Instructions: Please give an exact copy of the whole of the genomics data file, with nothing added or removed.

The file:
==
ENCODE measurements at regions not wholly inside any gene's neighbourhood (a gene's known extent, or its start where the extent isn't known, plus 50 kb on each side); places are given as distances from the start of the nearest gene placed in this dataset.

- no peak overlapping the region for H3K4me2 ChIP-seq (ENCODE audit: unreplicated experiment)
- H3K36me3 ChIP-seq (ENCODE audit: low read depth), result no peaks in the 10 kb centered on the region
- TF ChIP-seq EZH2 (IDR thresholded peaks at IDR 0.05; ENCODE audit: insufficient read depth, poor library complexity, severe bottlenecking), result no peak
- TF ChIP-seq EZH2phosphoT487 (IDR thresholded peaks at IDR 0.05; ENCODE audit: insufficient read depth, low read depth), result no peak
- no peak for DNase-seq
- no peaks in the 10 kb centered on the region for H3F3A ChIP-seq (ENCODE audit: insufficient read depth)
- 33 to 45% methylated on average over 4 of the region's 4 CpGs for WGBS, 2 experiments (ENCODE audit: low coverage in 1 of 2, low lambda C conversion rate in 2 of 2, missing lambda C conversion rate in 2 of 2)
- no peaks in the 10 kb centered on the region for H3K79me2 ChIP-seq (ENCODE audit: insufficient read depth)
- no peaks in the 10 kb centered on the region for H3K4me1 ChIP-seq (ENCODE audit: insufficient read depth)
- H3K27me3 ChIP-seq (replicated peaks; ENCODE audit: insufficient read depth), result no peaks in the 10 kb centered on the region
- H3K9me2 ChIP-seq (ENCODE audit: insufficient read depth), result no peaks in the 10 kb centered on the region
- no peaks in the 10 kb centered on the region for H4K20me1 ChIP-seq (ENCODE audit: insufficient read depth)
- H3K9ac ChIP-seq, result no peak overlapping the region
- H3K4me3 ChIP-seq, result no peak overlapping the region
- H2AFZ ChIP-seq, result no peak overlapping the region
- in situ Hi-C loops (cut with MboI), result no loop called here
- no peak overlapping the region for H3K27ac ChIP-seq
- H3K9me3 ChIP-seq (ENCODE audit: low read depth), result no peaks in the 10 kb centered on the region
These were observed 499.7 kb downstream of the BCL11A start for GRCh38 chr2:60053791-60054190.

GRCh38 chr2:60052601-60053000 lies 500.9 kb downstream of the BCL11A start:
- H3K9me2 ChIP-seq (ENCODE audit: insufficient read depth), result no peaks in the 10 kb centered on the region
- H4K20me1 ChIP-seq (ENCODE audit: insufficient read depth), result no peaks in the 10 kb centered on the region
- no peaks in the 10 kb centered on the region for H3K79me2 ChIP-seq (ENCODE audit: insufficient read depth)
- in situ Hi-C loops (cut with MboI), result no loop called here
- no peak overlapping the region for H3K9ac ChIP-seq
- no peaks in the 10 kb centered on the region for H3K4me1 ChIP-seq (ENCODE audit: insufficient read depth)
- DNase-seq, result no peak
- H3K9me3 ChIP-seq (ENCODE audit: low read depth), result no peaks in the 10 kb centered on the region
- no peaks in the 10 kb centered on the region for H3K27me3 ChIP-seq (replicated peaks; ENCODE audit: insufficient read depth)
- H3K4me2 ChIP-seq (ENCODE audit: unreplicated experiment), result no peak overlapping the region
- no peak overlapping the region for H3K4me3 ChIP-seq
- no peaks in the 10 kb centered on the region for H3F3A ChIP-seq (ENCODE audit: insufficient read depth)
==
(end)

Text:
ENCODE measurements at regions not wholly inside any gene's neighbourhood (a gene's known extent, or its start where the extent isn't known, plus 50 kb on each side); places are given as distances from the start of the nearest gene placed in this dataset.

- no peak overlapping the region for H3K4me2 ChIP-seq (ENCODE audit: unreplicated experiment)
- H3K36me3 ChIP-seq (ENCODE audit: low read depth), result no peaks in the 10 kb centered on the region
- TF ChIP-seq EZH2 (IDR thresholded peaks at IDR 0.05; ENCODE audit: insufficient read depth, poor library complexity, severe bottlenecking), result no peak
- TF ChIP-seq EZH2phosphoT487 (IDR thresholded peaks at IDR 0.05; ENCODE audit: insufficient read depth, low read depth), result no peak
- no peak for DNase-seq
- no peaks in the 10 kb centered on the region for H3F3A ChIP-seq (ENCODE audit: insufficient read depth)
- 33 to 45% methylated on average over 4 of the region's 4 CpGs for WGBS, 2 experiments (ENCODE audit: low coverage in 1 of 2, low lambda C conversion rate in 2 of 2, missing lambda C conversion rate in 2 of 2)
- no peaks in the 10 kb centered on the region for H3K79me2 ChIP-seq (ENCODE audit: insufficient read depth)
- no peaks in the 10 kb centered on the region for H3K4me1 ChIP-seq (ENCODE audit: insufficient read depth)
- H3K27me3 ChIP-seq (replicated peaks; ENCODE audit: insufficient read depth), result no peaks in the 10 kb centered on the region
- H3K9me2 ChIP-seq (ENCODE audit: insufficient read depth), result no peaks in the 10 kb centered on the region
- no peaks in the 10 kb centered on the region for H4K20me1 ChIP-seq (ENCODE audit: insufficient read depth)
- H3K9ac ChIP-seq, result no peak overlapping the region
- H3K4me3 ChIP-seq, result no peak overlapping the region
- H2AFZ ChIP-seq, result no peak overlapping the region
- in situ Hi-C loops (cut with MboI), result no loop called here
- no peak overlapping the region for H3K27ac ChIP-seq
- H3K9me3 ChIP-seq (ENCODE audit: low read depth), result no peaks in the 10 kb centered on the region
These were observed 499.7 kb downstream of the BCL11A start for GRCh38 chr2:60053791-60054190.

GRCh38 chr2:60052601-60053000 lies 500.9 kb downstream of the BCL11A start:
- H3K9me2 ChIP-seq (ENCODE audit: insufficient read depth), result no peaks in the 10 kb centered on the region
- H4K20me1 ChIP-seq (ENCODE audit: insufficient read depth), result no peaks in the 10 kb centered on the region
- no peaks in the 10 kb centered on the region for H3K79me2 ChIP-seq (ENCODE audit: insufficient read depth)
- in situ Hi-C loops (cut with MboI), result no loop called here
- no peak overlapping the region for H3K9ac ChIP-seq
- no peaks in the 10 kb centered on the region for H3K4me1 ChIP-seq (ENCODE audit: insufficient read depth)
- DNase-seq, result no peak
- H3K9me3 ChIP-seq (ENCODE audit: low read depth), result no peaks in the 10 kb centered on the region
- no peaks in the 10 kb centered on the region for H3K27me3 ChIP-seq (replicated peaks; ENCODE audit: insufficient read depth)
- H3K4me2 ChIP-seq (ENCODE audit: unreplicated experiment), result no peak overlapping the region
- no peak overlapping the region for H3K4me3 ChIP-seq
- no peaks in the 10 kb centered on the region for H3F3A ChIP-seq (ENCODE audit: insufficient read depth)